Take a Moment to Thank Your Food
During the holidays, talk is often of feasting. Even as a former chef with decades of experience raising plants and animals, I choose not to get into conversations about dietary choices—vegan, carnivore, and everything in between. I prefer to ask: What fed you today, and were you thankful?
Connecting to something larger than ourselves is the delicious benefit we receive when we step into a state of gratitude, a deep-felt sense of appreciation. We understand what is larger than the reach of our arms and the strength of our hands when we acknowledge the gift of life that feeds us: the plants and animals that share our world.
When we enter as participants in this web of life, we are changed by it. Research shows gratitude has the power to heal. Even on a short-term basis, feeling grateful tends to build qualities of compassion, generosity, and forgiveness that make us better people. So consider the healing benefits of living in a state of fundamental thankfulness. To live that way opens us to awe and beauty.
We can begin our journey to gratitude by gently shifting our perspective every time we sit for a meal or prepare food.
Eating is a reciprocity that we experience multiple times each day. Being mindful of it opens us to a greater understanding of our place in this complex world. Simply reflect on the beauty of the lives given to become ingredients that feed us—seeds from stalks of rice or wheat, fruits of blossoms, flesh from furred, feathered, and finned beings.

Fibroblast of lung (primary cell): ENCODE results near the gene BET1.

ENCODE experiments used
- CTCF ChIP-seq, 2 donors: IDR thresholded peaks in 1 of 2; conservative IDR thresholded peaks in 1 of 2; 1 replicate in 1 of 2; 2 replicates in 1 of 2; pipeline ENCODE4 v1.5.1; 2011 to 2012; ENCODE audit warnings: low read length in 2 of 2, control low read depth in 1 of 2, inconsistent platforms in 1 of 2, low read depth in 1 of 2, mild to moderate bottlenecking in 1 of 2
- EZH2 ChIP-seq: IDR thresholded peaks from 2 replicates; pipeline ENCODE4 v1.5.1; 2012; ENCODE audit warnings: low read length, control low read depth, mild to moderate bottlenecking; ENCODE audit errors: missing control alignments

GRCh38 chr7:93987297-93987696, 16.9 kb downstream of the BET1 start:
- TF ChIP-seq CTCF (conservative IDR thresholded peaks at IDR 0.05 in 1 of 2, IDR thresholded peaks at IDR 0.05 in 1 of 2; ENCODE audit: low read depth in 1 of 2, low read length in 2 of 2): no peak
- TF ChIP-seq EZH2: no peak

Author Erica Bauermeister refers to the mystery of life feeding life in her book, The School of Essential Ingredients: “Every time we prepare food, we interrupt a life cycle. We pull up a carrot or kill a crab—or maybe just stop the mold that’s growing on a wedge of cheese. We make meals with those ingredients and in doing so we give life to something else. It’s a basic equation, and if we pretend it doesn’t exist, we’re likely to miss the other important lesson, which is to give respect to both sides of the equation.”
Creation myths abound of how plants and animals and people arrived and how they sustained each other. Indigenous people were instructed to reciprocate, such as by gifting cornmeal or a piece of one’s hair for a plants’ sustenance. Hunters would dance before a hunt to honor the life of the animal and call forth its spirit.
For most people today, dealing with busy days and consumer culture, intimacy with our food is often lost.
Becoming gratefully aware of our interdependence with all living things increases as we ponder the essence of what we are consuming.
Consider a carrot. Does it surprise you that it could become brightly colored while growing underground? Do you feel in alignment with nourishing minerals rising up its stalk similarly to your own flowing blood? How big might it have grown had it not been plucked from the ground? Who else would it have fed?
A breath of gratitude taken to heart is an instantaneous connector.
“Cultivate the habit of being grateful for every good thing that comes to you,” Ralph Waldo Emerson once said, “and to give thanks continuously. And because all things have contributed to your advancement, you should include all things in your gratitude.” Indeed, gratitude shifts us from takers to makers, from disconnected to participating as a miraculous piece of the whole.